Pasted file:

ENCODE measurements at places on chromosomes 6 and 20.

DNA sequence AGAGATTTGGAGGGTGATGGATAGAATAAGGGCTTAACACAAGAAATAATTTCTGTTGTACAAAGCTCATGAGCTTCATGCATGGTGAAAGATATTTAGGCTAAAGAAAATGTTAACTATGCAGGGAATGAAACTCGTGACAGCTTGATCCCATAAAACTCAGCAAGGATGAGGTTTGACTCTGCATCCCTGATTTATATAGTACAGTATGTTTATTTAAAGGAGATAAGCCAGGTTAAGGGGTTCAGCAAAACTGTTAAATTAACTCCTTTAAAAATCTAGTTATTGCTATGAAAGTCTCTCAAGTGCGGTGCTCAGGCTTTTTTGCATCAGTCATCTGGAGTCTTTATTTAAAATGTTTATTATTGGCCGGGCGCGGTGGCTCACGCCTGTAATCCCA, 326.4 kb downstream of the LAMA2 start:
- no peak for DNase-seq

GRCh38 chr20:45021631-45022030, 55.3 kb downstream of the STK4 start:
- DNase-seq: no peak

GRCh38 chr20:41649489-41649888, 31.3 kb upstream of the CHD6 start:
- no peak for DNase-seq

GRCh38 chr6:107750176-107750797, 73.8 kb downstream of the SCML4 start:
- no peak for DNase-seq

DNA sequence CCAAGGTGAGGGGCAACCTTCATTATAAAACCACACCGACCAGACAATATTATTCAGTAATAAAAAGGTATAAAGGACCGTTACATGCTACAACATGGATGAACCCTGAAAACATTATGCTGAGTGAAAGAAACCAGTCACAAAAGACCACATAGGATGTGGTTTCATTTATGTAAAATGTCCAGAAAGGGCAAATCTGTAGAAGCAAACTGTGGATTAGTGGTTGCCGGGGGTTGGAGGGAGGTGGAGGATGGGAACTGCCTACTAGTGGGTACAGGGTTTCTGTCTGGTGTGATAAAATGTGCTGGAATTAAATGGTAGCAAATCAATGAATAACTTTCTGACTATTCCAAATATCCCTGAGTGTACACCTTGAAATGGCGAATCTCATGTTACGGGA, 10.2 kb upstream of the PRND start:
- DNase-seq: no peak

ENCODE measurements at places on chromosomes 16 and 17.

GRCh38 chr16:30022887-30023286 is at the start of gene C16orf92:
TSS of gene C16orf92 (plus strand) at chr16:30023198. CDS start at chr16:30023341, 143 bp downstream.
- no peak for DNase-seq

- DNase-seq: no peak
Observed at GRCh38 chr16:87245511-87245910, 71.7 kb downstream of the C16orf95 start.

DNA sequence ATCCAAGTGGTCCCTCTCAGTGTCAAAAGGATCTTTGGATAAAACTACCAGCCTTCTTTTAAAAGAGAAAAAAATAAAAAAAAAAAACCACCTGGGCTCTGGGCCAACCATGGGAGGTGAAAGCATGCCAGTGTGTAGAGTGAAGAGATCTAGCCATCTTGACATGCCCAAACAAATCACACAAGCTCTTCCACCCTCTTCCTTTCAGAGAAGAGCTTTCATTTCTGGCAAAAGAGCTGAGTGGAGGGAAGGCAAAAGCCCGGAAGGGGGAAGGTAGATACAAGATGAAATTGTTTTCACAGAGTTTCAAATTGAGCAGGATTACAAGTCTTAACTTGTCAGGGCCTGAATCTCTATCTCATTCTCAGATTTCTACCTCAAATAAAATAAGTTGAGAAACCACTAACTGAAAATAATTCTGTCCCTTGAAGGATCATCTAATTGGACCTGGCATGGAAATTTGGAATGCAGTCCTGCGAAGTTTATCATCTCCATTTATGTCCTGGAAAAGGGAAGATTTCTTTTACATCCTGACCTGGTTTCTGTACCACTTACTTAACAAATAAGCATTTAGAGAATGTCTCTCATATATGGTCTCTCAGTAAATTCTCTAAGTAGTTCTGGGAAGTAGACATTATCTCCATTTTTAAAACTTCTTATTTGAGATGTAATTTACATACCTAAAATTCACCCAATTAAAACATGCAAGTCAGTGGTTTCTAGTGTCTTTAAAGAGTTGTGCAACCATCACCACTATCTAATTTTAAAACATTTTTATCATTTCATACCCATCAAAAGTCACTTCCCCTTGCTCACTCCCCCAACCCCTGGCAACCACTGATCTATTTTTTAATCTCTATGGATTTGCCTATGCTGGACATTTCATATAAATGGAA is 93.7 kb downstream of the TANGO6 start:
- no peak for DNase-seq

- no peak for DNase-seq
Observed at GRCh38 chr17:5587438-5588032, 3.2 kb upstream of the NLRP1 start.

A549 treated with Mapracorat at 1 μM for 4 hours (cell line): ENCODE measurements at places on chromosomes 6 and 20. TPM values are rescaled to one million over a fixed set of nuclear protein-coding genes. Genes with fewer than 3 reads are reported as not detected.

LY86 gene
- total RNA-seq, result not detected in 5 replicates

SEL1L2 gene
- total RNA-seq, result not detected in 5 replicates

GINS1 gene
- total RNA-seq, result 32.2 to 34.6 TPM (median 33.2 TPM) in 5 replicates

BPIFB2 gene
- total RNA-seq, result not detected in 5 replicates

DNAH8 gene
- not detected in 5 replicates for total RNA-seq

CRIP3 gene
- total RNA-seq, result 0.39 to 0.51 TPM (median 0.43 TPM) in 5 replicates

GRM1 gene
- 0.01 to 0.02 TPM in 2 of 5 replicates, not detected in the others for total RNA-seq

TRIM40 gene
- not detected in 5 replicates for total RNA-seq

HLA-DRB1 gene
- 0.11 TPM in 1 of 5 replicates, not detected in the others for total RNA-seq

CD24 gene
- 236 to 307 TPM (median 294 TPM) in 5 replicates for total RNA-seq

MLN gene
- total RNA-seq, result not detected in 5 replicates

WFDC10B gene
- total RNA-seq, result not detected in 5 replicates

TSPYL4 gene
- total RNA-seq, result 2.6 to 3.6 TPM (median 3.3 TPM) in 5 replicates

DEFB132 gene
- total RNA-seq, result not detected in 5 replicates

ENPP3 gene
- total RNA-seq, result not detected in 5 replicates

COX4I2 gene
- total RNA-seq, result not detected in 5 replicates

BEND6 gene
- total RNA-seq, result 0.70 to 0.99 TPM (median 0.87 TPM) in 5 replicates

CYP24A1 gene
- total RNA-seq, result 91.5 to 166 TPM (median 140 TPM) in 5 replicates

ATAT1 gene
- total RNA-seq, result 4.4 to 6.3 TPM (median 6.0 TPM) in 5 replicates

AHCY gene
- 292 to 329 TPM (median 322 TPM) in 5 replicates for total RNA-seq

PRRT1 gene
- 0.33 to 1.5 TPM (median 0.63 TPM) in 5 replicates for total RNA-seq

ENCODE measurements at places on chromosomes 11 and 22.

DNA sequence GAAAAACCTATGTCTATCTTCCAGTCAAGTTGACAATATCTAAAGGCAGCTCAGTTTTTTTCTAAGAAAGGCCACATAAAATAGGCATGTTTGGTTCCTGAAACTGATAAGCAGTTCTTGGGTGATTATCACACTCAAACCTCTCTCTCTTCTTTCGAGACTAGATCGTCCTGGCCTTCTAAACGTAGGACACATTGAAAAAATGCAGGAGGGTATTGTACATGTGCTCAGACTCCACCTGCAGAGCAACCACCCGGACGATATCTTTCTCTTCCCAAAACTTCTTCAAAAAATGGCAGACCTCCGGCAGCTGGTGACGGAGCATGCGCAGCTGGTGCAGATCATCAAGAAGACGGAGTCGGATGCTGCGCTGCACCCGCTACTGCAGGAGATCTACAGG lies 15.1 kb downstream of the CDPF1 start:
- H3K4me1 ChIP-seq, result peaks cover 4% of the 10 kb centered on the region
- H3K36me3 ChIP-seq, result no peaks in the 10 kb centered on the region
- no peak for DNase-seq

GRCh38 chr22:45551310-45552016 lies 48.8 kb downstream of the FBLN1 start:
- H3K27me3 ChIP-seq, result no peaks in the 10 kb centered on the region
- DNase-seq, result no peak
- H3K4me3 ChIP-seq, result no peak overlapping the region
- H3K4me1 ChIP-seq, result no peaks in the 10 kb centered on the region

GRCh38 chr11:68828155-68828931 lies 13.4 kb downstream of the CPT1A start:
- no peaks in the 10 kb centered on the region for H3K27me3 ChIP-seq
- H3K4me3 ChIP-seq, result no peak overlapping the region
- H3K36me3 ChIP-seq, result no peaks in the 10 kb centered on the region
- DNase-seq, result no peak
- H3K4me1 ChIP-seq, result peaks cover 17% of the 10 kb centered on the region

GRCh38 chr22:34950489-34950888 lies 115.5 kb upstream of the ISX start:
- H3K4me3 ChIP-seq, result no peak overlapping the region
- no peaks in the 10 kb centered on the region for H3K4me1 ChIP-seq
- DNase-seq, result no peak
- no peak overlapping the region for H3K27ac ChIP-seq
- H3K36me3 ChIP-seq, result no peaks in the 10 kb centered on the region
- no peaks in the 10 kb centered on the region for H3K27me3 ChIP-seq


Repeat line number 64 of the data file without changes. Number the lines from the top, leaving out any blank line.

- 0.33 to 1.5 TPM (median 0.63 TPM) in 5 replicates for total RNA-seq